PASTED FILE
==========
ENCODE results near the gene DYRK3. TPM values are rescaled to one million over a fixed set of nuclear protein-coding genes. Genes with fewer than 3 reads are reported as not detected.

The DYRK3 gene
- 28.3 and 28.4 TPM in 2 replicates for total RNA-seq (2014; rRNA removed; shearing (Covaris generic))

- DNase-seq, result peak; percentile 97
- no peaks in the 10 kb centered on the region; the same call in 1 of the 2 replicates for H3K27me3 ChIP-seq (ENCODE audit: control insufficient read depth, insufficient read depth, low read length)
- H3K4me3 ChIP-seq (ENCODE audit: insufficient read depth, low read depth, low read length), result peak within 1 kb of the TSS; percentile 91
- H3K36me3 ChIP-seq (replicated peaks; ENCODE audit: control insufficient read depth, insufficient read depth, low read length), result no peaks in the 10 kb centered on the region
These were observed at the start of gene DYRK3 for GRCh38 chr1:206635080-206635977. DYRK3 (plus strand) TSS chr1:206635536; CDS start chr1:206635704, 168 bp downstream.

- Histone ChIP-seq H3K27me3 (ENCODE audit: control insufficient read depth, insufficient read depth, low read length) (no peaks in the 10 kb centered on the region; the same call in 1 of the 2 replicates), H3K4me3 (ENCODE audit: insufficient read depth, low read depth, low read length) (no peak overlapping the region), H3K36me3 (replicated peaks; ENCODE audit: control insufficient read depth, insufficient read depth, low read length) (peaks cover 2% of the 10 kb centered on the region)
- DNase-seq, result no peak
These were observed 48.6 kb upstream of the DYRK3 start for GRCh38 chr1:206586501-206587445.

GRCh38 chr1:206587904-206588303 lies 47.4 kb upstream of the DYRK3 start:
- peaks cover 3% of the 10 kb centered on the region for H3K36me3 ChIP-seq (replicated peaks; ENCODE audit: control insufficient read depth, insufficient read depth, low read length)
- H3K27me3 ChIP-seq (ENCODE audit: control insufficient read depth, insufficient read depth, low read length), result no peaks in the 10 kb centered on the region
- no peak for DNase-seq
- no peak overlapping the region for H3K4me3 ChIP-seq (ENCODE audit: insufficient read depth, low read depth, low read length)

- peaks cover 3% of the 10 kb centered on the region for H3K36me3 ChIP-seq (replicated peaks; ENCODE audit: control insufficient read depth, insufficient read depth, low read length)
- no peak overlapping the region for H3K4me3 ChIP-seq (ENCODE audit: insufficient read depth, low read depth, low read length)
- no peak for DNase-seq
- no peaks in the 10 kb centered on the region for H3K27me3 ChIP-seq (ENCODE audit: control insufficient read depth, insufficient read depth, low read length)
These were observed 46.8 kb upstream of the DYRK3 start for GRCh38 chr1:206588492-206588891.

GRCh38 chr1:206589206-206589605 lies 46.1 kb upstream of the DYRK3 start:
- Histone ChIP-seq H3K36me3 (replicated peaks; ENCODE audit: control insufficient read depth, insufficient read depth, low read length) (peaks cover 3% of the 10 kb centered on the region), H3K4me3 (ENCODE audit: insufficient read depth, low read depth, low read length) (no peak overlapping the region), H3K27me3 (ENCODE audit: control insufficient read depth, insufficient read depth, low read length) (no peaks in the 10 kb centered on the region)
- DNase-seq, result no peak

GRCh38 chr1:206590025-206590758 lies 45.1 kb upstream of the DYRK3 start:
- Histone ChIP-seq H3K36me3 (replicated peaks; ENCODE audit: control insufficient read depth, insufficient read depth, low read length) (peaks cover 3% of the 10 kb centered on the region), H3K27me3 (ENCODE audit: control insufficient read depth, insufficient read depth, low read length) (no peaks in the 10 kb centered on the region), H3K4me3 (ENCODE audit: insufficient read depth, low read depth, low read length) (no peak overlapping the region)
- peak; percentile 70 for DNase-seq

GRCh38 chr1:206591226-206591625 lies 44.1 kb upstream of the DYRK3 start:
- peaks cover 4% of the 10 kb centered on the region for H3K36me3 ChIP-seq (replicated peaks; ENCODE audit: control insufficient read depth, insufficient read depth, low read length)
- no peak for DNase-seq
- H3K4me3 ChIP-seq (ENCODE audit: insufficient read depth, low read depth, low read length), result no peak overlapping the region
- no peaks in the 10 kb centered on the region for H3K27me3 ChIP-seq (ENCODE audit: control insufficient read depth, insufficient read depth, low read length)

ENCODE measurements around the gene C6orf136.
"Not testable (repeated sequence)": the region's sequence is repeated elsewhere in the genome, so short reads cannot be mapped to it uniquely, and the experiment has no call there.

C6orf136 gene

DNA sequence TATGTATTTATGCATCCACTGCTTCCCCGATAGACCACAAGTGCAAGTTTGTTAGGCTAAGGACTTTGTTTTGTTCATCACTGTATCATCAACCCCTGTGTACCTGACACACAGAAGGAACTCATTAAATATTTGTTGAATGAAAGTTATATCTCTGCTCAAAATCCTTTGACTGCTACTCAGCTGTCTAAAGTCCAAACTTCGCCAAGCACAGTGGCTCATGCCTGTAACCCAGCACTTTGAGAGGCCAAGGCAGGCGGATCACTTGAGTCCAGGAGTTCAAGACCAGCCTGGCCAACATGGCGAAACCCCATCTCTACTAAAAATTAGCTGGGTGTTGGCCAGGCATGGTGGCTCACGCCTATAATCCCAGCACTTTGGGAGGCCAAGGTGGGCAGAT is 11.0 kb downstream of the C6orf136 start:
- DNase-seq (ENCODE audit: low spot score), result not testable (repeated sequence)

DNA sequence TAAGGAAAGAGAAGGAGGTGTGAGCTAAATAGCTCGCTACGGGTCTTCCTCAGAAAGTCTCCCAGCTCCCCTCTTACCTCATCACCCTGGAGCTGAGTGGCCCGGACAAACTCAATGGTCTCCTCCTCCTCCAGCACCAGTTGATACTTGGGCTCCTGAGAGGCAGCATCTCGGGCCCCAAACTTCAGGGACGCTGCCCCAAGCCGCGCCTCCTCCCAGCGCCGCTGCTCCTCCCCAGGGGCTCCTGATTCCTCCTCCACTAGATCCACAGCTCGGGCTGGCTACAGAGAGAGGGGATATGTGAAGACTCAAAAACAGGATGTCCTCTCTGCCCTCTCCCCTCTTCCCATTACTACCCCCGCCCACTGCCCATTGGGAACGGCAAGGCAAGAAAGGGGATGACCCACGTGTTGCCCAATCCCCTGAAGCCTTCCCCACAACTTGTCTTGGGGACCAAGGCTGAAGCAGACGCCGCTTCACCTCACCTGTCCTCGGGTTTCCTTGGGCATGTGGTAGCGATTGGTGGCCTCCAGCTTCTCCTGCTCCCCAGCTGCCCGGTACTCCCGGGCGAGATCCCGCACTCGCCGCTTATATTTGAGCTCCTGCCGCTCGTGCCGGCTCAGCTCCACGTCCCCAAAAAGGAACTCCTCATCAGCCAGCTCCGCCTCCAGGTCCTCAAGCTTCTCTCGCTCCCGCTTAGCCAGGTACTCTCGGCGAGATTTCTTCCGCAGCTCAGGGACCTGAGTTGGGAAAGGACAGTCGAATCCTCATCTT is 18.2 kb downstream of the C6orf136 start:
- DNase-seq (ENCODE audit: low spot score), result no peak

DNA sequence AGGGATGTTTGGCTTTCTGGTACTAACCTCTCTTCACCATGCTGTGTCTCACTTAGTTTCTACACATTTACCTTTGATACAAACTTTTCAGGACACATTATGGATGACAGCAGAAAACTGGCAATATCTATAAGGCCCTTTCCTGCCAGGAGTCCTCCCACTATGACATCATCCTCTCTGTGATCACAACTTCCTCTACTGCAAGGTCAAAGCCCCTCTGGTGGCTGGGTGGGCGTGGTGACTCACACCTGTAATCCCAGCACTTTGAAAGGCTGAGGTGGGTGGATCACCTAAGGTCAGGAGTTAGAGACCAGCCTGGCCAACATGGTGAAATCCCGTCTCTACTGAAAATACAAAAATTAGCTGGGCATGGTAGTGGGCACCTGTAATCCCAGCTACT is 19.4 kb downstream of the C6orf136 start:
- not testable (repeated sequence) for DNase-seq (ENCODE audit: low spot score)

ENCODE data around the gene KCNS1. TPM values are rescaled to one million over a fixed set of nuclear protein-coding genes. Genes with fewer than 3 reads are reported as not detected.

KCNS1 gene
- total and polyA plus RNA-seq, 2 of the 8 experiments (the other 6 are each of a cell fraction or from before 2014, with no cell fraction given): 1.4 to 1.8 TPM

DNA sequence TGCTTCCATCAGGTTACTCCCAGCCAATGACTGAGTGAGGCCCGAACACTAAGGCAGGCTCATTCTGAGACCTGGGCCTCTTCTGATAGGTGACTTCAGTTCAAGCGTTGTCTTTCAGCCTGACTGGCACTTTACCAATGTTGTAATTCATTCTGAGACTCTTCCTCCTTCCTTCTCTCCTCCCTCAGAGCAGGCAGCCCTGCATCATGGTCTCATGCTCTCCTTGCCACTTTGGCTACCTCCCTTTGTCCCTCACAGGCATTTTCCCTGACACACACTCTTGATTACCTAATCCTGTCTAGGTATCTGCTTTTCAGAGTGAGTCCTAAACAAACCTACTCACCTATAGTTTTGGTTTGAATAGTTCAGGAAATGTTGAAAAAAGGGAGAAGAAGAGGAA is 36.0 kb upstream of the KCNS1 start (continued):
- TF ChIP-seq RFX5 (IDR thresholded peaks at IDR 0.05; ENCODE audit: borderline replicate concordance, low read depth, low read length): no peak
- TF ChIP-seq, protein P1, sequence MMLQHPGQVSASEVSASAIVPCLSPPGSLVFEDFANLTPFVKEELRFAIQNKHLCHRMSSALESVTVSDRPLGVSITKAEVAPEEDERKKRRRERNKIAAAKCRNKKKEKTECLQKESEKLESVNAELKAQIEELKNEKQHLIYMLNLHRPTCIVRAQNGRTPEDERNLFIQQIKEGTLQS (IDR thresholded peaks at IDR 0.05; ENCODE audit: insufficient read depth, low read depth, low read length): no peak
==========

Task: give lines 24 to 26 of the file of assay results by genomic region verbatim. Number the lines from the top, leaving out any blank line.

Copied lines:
- DNase-seq, result no peak

GRCh38 chr1:206590025-206590758 lies 45.1 kb upstream of the DYRK3 start:
- Histone ChIP-seq H3K36me3 (replicated peaks; ENCODE audit: control insufficient read depth, insufficient read depth, low read length) (peaks cover 3% of the 10 kb centered on the region), H3K27me3 (ENCODE audit: control insufficient read depth, insufficient read depth, low read length) (no peaks in the 10 kb centered on the region), H3K4me3 (ENCODE audit: insufficient read depth, low read depth, low read length) (no peak overlapping the region)